0255 GMT November 20, 2019
Raden and Bluesmart said the changes, by several major airlines in December 2017, had made business impossible, according to bbc.com.
The new rules meant that luggage batteries had to be removable.
The smart suitcases feature weight sensors, a built-in phone charger and location awareness — but all require battery power.
Raden said, "Our intent was to add ease and simplicity to your travel experience and this unforeseen policy change has made this impossible.”
Bluesmart's products did not feature removable batteries at all.
The firm described its news as ‘bittersweet’ in an announcement online, saying that it had sold its intellectual property to US suitcase brand Travelpro.
Both firms said the luggage apps would continue to work for existing customers but refunds and replacements would not be possible.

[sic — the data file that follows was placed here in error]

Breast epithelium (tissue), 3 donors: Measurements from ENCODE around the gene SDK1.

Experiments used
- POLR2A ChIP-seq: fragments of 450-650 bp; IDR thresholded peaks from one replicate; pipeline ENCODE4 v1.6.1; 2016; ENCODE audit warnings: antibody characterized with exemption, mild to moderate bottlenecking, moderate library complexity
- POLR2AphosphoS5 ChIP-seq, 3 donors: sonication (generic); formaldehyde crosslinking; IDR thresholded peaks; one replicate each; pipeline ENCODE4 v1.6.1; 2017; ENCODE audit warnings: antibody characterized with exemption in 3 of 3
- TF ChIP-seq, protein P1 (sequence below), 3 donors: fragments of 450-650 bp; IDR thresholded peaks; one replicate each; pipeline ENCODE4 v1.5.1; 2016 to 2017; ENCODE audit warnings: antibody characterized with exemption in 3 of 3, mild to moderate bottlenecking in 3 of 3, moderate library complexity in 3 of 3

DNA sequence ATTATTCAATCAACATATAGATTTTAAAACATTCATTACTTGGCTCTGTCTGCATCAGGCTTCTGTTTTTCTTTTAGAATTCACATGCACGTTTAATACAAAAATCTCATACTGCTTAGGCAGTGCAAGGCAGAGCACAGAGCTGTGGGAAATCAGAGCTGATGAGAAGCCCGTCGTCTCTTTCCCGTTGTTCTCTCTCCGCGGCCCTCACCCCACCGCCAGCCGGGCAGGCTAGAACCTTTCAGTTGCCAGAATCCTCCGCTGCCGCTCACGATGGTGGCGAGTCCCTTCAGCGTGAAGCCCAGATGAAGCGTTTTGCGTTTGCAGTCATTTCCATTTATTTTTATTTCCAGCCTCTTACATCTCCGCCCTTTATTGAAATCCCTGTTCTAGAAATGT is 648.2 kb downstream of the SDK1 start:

Raden suitcases started at $295 and are still stocked by some retailers.
At time of writing, Amazon UK has Bluesmart suitcases available with a starting price of £364 ($490).
Analyst Ben Wood, from the College for Creative Studies (CCS) Insight, said that the rules had created confusion at check-in, meaning people were unsure whether they would be able to travel with their bags.
He added, "The integration of lithium-ion batteries and radio technologies such as Bluetooth and cellular connections was always going to make smart luggage a veritable minefield.
"Given the complex regulations around what you can and can't take on to a plane it is little surprise it has become an issue."